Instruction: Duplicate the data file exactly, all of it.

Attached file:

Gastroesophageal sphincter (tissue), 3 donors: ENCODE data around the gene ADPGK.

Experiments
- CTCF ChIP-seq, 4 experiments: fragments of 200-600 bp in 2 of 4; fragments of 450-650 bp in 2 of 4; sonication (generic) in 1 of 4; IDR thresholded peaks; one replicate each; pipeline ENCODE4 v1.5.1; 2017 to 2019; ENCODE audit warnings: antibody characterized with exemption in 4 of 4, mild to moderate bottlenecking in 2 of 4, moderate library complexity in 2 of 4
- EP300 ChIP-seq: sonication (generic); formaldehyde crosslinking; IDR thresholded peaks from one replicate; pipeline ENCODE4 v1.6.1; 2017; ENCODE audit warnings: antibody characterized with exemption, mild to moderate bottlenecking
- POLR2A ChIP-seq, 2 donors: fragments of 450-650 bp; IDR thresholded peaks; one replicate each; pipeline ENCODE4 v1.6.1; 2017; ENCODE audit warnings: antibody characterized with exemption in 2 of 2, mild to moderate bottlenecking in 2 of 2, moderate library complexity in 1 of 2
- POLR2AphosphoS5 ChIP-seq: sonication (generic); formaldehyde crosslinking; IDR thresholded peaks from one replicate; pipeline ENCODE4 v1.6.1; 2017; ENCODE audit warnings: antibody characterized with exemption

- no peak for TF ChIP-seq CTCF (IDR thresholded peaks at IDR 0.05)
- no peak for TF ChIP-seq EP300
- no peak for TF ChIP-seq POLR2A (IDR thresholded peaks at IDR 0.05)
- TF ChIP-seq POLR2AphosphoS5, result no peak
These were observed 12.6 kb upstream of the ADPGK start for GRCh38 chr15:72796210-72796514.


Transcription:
Gastroesophageal sphincter (tissue), 3 donors: ENCODE data around the gene ADPGK.

Experiments
- CTCF ChIP-seq, 4 experiments: fragments of 200-600 bp in 2 of 4; fragments of 450-650 bp in 2 of 4; sonication (generic) in 1 of 4; IDR thresholded peaks; one replicate each; pipeline ENCODE4 v1.5.1; 2017 to 2019; ENCODE audit warnings: antibody characterized with exemption in 4 of 4, mild to moderate bottlenecking in 2 of 4, moderate library complexity in 2 of 4
- EP300 ChIP-seq: sonication (generic); formaldehyde crosslinking; IDR thresholded peaks from one replicate; pipeline ENCODE4 v1.6.1; 2017; ENCODE audit warnings: antibody characterized with exemption, mild to moderate bottlenecking
- POLR2A ChIP-seq, 2 donors: fragments of 450-650 bp; IDR thresholded peaks; one replicate each; pipeline ENCODE4 v1.6.1; 2017; ENCODE audit warnings: antibody characterized with exemption in 2 of 2, mild to moderate bottlenecking in 2 of 2, moderate library complexity in 1 of 2
- POLR2AphosphoS5 ChIP-seq: sonication (generic); formaldehyde crosslinking; IDR thresholded peaks from one replicate; pipeline ENCODE4 v1.6.1; 2017; ENCODE audit warnings: antibody characterized with exemption

- no peak for TF ChIP-seq CTCF (IDR thresholded peaks at IDR 0.05)
- no peak for TF ChIP-seq EP300
- no peak for TF ChIP-seq POLR2A (IDR thresholded peaks at IDR 0.05)
- TF ChIP-seq POLR2AphosphoS5, result no peak
These were observed 12.6 kb upstream of the ADPGK start for GRCh38 chr15:72796210-72796514.